A spinal cord injury most often begins with a sudden, traumatic blow to the spine that fractures or dislocates vertebrae. Displaced bone fragments, disc material or ligaments can bruise or tear into spinal cord tissue. A spinal cord injury can cause fractures and compression of the vertebrae, which can crush and destroy the nerve cells that carry signals up and down the spinal cord, between the brain and the rest of the body.
Spinal cord injuries can have devastating and often irreversible effects, but a new study published in Neurology Research International suggests that turmeric may be the key to a safe and effective approach to recovery.
The Health Benefits of Curcumin
The active ingredient in turmeric, curcumin, has been studied in-depth for its many health benefits. It has powerful anti-inflammatory effects on the body. So powerful, in fact, that it has been found in some studies to be more effective than some anti-inflammatory drugs. It blocks a molecule known as NF-kB that is believed to play a major role in many chronic diseases.
Curcumin is also a potent antioxidant that has the ability to neutralize free radicals in the body that can cause damage. Curcumin also boosts the activity of the body’s own antioxidant enzymes, doubling its fight against free radicals. It directly blocks free radicals from damaging cells, while stimulating the body’s own antioxidant mechanisms to boost immunity.
Curcumin has been linked to improved brain function, a lower risk of brain diseases and heart disease, and is thought to aid in the prevention and treatment of cancer. Curcumin is also known as an effective natural arthritis remedy and may even be beneficial in treating depression.
Curcumin and Spinal Cord Injury
Those who are familiar with the amazing health benefits of turmeric and curcumin probably won’t be surprised to learn that recent research suggests that turmeric may heal spinal cord injuries better than drugs or even surgery.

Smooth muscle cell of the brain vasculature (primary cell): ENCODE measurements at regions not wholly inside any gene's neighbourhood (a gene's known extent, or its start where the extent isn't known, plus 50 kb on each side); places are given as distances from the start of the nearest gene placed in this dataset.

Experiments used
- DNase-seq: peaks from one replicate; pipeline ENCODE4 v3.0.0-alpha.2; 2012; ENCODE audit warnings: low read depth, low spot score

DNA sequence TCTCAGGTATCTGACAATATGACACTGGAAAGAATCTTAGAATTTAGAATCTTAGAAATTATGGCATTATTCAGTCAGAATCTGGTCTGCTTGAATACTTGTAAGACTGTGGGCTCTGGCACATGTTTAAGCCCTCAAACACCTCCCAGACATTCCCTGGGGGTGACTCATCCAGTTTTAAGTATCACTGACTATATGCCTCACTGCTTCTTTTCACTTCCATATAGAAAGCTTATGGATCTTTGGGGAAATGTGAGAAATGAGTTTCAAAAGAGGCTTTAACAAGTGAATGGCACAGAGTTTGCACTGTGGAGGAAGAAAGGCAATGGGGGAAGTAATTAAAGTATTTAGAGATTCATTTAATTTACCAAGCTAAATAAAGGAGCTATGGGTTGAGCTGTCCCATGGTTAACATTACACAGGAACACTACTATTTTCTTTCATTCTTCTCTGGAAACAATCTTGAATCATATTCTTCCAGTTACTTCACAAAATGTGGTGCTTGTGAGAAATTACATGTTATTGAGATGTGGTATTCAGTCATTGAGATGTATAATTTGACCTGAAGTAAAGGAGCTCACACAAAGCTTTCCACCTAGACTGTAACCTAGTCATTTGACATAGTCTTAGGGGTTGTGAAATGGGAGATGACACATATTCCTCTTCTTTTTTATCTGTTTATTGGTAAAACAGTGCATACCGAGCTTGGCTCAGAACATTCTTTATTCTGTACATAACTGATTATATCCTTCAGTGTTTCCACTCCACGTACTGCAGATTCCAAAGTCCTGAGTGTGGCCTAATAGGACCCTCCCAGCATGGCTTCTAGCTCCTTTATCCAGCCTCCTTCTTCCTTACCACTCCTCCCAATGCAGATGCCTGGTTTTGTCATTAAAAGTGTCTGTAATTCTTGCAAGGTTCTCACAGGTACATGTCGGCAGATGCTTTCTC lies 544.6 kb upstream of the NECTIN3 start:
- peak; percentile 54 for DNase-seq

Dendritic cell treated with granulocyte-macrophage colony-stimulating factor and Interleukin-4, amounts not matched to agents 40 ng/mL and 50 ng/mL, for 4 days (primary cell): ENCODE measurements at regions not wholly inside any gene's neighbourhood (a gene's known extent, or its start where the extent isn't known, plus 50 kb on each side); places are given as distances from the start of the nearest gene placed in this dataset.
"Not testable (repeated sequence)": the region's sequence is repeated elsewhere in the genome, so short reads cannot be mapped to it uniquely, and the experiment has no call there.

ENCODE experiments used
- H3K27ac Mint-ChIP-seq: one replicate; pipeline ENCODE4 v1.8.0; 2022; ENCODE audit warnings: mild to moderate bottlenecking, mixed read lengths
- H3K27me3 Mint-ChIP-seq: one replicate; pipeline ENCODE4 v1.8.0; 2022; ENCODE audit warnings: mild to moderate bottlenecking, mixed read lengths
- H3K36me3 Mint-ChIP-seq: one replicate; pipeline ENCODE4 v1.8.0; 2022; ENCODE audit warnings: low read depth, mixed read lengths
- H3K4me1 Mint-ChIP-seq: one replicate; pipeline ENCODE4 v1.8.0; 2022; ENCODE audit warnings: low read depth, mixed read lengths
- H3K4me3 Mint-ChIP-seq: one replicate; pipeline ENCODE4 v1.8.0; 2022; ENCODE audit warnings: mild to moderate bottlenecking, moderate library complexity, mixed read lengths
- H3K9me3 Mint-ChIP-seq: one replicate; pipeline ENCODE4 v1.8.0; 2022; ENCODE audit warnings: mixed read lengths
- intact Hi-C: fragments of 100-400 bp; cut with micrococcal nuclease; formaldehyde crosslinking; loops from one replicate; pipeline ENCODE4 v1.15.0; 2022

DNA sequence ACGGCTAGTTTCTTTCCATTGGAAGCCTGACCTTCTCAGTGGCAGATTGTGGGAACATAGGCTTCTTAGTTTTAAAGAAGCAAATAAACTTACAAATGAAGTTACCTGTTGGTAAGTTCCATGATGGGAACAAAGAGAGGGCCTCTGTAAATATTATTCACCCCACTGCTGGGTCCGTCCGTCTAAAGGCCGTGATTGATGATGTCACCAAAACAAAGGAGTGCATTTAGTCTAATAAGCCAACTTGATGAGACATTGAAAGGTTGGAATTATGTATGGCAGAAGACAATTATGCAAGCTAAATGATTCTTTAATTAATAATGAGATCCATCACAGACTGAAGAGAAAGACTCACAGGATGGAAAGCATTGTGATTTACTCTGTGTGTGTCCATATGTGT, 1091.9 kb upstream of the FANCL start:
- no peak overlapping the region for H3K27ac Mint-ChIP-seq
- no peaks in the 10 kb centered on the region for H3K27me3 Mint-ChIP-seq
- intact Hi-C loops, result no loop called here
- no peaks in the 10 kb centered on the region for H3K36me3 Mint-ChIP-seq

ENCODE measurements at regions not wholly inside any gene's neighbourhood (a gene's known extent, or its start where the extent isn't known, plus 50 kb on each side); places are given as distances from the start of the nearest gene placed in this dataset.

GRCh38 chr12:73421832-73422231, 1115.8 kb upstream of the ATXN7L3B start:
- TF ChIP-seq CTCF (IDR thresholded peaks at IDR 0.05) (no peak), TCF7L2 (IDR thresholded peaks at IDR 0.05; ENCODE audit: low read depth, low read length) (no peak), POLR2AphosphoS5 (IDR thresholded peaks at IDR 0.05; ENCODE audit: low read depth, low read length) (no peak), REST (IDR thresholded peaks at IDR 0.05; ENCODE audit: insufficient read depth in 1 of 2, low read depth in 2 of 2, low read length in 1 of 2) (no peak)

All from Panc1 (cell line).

A study titled “The Potential of Curcumin in Treatment of Spinal Cord Injury,” reviewed all of the available data on curcumin’s effects on spinal cord injury to get a clearer view of its value in relation to standard therapies. The study points out curcumin’s potential to supersede that of corticosteriods when it comes to reducing harmful inflammation in spinal cord injury patients. According to the study, “Because all studies that compare the two show superior results for curcumin over corticosteriouds, it could be true that curcumin better acts at the inflammatory source of SCI-mediated neurological injury, although this question remains unanswered in patients.”
Clinical research on spinal cord injury patients has not included curcumin thus far, perhaps because curcumin is not patentable. In the closing portion of the study, researchers pose an important question: Can clinicians shed the “herbal medicine” stigma and be able to acknowledge that ignoring its beneficial effects is largely due to a lack of clinical data and not necessarily a result of inferior clinical efficacy?